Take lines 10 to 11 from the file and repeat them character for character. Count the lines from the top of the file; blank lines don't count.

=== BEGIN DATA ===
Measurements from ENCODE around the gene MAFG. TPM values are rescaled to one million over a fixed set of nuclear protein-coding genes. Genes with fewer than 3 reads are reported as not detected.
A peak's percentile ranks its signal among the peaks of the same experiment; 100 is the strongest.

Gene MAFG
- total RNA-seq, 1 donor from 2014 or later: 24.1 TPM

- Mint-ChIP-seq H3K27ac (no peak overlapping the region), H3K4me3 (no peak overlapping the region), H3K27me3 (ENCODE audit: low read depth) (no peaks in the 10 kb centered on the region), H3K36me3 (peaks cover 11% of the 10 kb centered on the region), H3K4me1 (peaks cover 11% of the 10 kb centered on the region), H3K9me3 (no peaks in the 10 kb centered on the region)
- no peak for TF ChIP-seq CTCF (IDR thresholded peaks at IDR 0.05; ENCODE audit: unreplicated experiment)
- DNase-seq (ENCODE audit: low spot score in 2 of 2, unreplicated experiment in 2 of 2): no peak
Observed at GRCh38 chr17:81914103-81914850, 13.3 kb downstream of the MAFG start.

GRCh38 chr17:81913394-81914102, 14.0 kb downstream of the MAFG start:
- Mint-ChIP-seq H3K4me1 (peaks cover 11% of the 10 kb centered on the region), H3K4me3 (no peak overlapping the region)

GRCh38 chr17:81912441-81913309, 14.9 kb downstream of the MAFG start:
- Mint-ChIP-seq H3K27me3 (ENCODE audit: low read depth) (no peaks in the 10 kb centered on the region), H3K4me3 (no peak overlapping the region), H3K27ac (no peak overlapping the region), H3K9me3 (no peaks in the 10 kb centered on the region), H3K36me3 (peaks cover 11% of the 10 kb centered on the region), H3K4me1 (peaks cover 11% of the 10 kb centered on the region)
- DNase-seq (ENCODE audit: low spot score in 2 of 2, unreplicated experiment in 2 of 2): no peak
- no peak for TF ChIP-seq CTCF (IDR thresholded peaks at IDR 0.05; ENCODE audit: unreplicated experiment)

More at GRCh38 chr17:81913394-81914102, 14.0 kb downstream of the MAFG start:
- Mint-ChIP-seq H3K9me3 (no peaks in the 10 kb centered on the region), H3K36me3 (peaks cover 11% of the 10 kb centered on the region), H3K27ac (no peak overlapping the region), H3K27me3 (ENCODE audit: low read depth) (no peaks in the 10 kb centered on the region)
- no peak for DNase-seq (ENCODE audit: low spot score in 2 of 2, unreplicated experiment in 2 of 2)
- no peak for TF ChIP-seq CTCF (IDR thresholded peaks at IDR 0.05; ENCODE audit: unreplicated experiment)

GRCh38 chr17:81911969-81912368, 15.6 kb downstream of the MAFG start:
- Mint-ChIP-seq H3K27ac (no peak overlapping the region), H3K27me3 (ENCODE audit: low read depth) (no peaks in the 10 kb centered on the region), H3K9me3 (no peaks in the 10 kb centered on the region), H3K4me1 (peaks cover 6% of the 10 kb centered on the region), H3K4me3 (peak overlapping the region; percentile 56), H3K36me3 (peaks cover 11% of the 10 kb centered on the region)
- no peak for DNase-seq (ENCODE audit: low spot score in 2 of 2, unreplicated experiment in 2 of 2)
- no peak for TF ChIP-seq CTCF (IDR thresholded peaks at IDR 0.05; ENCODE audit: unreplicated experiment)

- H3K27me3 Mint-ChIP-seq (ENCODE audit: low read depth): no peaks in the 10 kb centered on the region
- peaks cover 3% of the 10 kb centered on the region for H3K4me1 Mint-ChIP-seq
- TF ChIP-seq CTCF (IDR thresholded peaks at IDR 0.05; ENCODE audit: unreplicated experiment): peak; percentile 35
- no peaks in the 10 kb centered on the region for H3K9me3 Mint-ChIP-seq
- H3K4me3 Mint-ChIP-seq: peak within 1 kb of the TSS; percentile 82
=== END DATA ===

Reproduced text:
- Mint-ChIP-seq H3K4me1 (peaks cover 11% of the 10 kb centered on the region), H3K4me3 (no peak overlapping the region)

GRCh38 chr17:81912441-81913309, 14.9 kb downstream of the MAFG start: